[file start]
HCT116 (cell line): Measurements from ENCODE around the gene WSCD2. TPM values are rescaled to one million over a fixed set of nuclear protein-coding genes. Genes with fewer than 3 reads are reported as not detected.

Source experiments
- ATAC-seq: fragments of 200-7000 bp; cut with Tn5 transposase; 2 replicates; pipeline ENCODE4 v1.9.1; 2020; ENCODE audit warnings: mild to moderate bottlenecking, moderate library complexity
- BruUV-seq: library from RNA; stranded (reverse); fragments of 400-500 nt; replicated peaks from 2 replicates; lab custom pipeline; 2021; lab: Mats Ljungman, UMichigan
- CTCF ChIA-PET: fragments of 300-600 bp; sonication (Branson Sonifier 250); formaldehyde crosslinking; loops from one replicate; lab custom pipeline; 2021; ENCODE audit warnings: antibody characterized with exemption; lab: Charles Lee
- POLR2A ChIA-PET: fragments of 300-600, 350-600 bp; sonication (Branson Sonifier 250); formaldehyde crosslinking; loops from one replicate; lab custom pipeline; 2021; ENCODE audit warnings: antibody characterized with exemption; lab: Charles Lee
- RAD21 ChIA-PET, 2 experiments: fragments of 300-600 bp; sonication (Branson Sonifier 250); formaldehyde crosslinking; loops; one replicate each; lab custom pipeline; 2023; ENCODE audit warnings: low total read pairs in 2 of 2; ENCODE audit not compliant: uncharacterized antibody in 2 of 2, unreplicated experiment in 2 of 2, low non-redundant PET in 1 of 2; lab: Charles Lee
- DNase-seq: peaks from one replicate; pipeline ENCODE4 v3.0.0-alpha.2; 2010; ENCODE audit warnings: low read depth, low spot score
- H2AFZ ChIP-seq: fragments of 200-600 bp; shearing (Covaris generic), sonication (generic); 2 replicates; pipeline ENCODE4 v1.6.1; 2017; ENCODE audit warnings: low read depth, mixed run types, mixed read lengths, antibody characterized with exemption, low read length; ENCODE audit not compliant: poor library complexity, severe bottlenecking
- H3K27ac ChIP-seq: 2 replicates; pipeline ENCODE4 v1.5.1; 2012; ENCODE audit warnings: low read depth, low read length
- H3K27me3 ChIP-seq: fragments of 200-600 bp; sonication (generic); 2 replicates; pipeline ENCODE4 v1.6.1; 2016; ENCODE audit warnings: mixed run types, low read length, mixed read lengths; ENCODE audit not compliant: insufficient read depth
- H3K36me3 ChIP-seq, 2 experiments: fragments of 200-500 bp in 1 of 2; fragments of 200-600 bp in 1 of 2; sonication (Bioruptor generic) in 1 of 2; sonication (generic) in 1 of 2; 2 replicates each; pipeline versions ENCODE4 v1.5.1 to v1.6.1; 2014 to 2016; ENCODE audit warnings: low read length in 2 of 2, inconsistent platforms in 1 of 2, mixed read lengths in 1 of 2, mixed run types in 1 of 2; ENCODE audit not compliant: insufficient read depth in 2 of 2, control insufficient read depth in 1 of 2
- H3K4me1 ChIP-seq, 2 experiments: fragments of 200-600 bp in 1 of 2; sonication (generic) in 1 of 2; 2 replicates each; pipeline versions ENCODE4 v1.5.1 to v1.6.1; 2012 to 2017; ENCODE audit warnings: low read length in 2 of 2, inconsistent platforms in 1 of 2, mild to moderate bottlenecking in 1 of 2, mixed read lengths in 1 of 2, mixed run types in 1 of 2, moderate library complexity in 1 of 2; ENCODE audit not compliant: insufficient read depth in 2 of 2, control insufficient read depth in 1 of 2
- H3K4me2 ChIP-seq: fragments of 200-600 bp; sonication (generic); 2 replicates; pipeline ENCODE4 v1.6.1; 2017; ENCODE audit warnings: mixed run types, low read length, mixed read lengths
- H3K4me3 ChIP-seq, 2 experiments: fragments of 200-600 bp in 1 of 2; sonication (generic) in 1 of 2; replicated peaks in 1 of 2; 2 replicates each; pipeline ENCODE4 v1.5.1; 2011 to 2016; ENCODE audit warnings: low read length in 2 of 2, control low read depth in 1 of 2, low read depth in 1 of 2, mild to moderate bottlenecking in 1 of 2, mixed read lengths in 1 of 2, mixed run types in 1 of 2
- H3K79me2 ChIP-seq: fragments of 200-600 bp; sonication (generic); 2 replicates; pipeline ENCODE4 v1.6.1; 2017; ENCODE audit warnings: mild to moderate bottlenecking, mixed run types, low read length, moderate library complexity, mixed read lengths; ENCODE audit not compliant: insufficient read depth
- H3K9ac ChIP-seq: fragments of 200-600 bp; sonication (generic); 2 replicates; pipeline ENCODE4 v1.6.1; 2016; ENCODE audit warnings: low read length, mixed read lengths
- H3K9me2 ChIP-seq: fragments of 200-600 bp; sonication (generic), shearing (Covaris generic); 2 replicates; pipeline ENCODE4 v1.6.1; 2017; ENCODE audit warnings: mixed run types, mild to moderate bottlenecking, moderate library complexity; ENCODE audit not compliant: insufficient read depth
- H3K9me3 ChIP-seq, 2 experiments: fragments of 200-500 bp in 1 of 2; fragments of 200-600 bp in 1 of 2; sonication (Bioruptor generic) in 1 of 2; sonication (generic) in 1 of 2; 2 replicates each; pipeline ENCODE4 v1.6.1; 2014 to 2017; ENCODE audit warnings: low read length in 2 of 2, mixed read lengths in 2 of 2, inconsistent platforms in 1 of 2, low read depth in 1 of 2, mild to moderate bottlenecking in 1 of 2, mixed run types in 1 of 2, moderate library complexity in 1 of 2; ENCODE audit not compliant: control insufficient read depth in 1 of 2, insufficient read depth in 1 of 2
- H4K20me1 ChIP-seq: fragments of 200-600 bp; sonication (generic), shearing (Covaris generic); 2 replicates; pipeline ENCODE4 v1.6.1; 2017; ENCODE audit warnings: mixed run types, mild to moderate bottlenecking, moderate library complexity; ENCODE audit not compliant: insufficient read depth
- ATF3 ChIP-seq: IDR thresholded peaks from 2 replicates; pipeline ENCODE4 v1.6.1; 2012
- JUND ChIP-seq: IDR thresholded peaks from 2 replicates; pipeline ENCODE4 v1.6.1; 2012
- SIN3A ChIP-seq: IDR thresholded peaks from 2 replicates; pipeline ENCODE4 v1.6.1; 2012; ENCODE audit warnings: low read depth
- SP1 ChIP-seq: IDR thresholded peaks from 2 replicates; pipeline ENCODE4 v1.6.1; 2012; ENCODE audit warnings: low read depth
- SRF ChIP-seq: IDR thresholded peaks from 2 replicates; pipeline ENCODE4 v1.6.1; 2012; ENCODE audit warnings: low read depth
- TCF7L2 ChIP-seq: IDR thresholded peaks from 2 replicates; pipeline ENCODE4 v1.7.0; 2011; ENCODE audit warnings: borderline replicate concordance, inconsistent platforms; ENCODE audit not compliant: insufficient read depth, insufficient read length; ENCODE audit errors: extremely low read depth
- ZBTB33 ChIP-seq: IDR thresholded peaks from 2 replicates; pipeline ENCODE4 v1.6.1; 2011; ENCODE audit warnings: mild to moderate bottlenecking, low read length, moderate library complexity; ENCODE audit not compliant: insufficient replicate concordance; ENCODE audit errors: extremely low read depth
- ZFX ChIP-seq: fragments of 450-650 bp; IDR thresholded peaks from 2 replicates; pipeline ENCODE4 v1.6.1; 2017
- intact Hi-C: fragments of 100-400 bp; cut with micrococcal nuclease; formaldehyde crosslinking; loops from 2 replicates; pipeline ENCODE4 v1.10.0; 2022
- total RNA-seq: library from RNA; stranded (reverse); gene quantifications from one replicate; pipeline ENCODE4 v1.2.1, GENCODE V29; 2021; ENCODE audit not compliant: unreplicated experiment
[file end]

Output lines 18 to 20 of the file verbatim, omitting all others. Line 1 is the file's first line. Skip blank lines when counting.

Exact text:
- H3K9me2 ChIP-seq: fragments of 200-600 bp; sonication (generic), shearing (Covaris generic); 2 replicates; pipeline ENCODE4 v1.6.1; 2017; ENCODE audit warnings: mixed run types, mild to moderate bottlenecking, moderate library complexity; ENCODE audit not compliant: insufficient read depth
- H3K9me3 ChIP-seq, 2 experiments: fragments of 200-500 bp in 1 of 2; fragments of 200-600 bp in 1 of 2; sonication (Bioruptor generic) in 1 of 2; sonication (generic) in 1 of 2; 2 replicates each; pipeline ENCODE4 v1.6.1; 2014 to 2017; ENCODE audit warnings: low read length in 2 of 2, mixed read lengths in 2 of 2, inconsistent platforms in 1 of 2, low read depth in 1 of 2, mild to moderate bottlenecking in 1 of 2, mixed run types in 1 of 2, moderate library complexity in 1 of 2; ENCODE audit not compliant: control insufficient read depth in 1 of 2, insufficient read depth in 1 of 2
- H4K20me1 ChIP-seq: fragments of 200-600 bp; sonication (generic), shearing (Covaris generic); 2 replicates; pipeline ENCODE4 v1.6.1; 2017; ENCODE audit warnings: mixed run types, mild to moderate bottlenecking, moderate library complexity; ENCODE audit not compliant: insufficient read depth